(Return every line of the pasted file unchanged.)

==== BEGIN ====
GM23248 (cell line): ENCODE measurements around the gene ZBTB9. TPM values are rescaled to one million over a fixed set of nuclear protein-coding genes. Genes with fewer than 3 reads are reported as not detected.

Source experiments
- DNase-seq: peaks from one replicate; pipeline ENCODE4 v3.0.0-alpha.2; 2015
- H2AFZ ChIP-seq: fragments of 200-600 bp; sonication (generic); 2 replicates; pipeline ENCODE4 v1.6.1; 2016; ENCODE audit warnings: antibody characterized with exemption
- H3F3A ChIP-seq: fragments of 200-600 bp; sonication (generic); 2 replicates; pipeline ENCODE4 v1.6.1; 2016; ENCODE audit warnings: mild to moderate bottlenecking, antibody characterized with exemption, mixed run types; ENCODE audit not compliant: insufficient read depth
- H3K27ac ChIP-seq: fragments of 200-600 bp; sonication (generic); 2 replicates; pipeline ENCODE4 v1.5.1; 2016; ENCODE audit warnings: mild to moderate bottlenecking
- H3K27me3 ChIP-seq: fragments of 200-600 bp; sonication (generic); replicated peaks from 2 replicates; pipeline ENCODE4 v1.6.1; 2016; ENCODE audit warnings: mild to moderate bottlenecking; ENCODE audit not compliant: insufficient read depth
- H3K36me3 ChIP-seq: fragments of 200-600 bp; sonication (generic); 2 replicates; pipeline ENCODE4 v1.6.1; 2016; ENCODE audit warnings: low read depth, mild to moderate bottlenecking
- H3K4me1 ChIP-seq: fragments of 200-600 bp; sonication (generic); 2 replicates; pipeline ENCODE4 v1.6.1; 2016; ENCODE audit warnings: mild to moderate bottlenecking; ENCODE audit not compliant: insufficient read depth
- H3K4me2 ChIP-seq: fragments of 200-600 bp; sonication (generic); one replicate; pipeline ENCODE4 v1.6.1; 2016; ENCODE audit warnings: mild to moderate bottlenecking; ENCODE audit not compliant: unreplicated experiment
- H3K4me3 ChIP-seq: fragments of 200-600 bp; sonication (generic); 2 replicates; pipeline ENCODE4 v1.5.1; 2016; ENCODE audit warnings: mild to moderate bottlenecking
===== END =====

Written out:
GM23248 (cell line): ENCODE measurements around the gene ZBTB9. TPM values are rescaled to one million over a fixed set of nuclear protein-coding genes. Genes with fewer than 3 reads are reported as not detected.

Source experiments
- DNase-seq: peaks from one replicate; pipeline ENCODE4 v3.0.0-alpha.2; 2015
- H2AFZ ChIP-seq: fragments of 200-600 bp; sonication (generic); 2 replicates; pipeline ENCODE4 v1.6.1; 2016; ENCODE audit warnings: antibody characterized with exemption
- H3F3A ChIP-seq: fragments of 200-600 bp; sonication (generic); 2 replicates; pipeline ENCODE4 v1.6.1; 2016; ENCODE audit warnings: mild to moderate bottlenecking, antibody characterized with exemption, mixed run types; ENCODE audit not compliant: insufficient read depth
- H3K27ac ChIP-seq: fragments of 200-600 bp; sonication (generic); 2 replicates; pipeline ENCODE4 v1.5.1; 2016; ENCODE audit warnings: mild to moderate bottlenecking
- H3K27me3 ChIP-seq: fragments of 200-600 bp; sonication (generic); replicated peaks from 2 replicates; pipeline ENCODE4 v1.6.1; 2016; ENCODE audit warnings: mild to moderate bottlenecking; ENCODE audit not compliant: insufficient read depth
- H3K36me3 ChIP-seq: fragments of 200-600 bp; sonication (generic); 2 replicates; pipeline ENCODE4 v1.6.1; 2016; ENCODE audit warnings: low read depth, mild to moderate bottlenecking
- H3K4me1 ChIP-seq: fragments of 200-600 bp; sonication (generic); 2 replicates; pipeline ENCODE4 v1.6.1; 2016; ENCODE audit warnings: mild to moderate bottlenecking; ENCODE audit not compliant: insufficient read depth
- H3K4me2 ChIP-seq: fragments of 200-600 bp; sonication (generic); one replicate; pipeline ENCODE4 v1.6.1; 2016; ENCODE audit warnings: mild to moderate bottlenecking; ENCODE audit not compliant: unreplicated experiment
- H3K4me3 ChIP-seq: fragments of 200-600 bp; sonication (generic); 2 replicates; pipeline ENCODE4 v1.5.1; 2016; ENCODE audit warnings: mild to moderate bottlenecking